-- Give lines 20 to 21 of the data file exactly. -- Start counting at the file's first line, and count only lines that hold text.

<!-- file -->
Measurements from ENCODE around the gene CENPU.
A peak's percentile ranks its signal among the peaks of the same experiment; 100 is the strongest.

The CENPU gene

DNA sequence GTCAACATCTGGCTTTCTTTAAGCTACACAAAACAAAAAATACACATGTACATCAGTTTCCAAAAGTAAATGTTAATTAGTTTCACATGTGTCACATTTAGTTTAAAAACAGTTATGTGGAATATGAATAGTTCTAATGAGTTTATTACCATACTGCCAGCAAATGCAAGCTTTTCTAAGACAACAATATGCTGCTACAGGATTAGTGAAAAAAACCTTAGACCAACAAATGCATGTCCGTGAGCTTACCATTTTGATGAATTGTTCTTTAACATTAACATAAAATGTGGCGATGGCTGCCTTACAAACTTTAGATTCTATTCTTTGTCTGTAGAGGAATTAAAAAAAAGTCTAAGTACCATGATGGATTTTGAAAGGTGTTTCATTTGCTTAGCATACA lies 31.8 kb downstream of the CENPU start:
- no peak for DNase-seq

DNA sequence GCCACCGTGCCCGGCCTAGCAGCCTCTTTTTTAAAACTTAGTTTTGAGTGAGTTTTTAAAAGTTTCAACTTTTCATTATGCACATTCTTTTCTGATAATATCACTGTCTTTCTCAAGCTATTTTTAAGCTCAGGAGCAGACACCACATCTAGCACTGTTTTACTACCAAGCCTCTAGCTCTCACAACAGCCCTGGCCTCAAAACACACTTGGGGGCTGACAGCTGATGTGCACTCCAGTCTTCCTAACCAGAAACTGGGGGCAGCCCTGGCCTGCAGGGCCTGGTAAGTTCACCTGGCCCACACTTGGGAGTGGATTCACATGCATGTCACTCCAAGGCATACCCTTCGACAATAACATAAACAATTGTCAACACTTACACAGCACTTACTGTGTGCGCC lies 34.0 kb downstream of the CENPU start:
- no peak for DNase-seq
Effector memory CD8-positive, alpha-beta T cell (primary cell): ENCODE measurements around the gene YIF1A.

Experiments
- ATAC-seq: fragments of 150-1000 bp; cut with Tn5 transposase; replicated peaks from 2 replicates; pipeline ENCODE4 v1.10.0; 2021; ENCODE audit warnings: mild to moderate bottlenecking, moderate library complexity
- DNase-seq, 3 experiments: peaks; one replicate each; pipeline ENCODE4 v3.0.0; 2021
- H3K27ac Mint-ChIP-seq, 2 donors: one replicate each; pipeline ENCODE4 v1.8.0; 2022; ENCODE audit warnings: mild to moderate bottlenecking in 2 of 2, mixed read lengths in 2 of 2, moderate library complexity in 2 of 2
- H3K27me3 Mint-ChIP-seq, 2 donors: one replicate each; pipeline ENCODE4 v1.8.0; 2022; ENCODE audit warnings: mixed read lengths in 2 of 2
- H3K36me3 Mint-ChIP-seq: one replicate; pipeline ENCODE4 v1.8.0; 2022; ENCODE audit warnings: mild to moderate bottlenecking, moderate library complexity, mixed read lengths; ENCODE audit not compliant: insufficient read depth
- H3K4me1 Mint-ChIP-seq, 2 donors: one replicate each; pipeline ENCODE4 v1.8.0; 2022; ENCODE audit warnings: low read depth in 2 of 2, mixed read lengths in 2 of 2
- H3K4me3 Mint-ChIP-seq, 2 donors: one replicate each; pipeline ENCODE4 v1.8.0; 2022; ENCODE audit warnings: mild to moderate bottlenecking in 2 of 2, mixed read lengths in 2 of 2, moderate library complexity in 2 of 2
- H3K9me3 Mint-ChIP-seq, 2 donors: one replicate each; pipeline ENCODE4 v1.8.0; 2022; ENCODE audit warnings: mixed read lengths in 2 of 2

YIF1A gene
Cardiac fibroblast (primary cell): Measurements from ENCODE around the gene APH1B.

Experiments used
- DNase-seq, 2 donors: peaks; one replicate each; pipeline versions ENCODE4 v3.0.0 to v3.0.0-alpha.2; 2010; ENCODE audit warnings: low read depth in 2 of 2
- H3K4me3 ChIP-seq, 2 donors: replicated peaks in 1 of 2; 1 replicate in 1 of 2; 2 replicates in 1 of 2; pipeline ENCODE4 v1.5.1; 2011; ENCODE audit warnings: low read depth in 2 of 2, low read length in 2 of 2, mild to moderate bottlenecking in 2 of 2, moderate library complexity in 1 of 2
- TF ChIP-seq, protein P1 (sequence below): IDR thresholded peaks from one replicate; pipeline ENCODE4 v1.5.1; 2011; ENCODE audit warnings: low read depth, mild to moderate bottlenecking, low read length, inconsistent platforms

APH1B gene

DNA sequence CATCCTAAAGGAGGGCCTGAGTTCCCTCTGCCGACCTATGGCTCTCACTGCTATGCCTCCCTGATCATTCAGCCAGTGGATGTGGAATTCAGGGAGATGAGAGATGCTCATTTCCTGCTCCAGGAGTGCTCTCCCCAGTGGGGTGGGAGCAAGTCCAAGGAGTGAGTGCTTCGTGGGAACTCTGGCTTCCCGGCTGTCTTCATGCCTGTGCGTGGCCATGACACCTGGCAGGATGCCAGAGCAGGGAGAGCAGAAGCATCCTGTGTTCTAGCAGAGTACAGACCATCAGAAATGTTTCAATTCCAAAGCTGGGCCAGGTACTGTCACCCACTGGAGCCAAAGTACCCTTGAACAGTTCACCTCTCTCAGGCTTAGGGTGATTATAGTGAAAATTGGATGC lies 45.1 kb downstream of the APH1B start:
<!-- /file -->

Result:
Experiments used
- DNase-seq, 2 donors: peaks; one replicate each; pipeline versions ENCODE4 v3.0.0 to v3.0.0-alpha.2; 2010; ENCODE audit warnings: low read depth in 2 of 2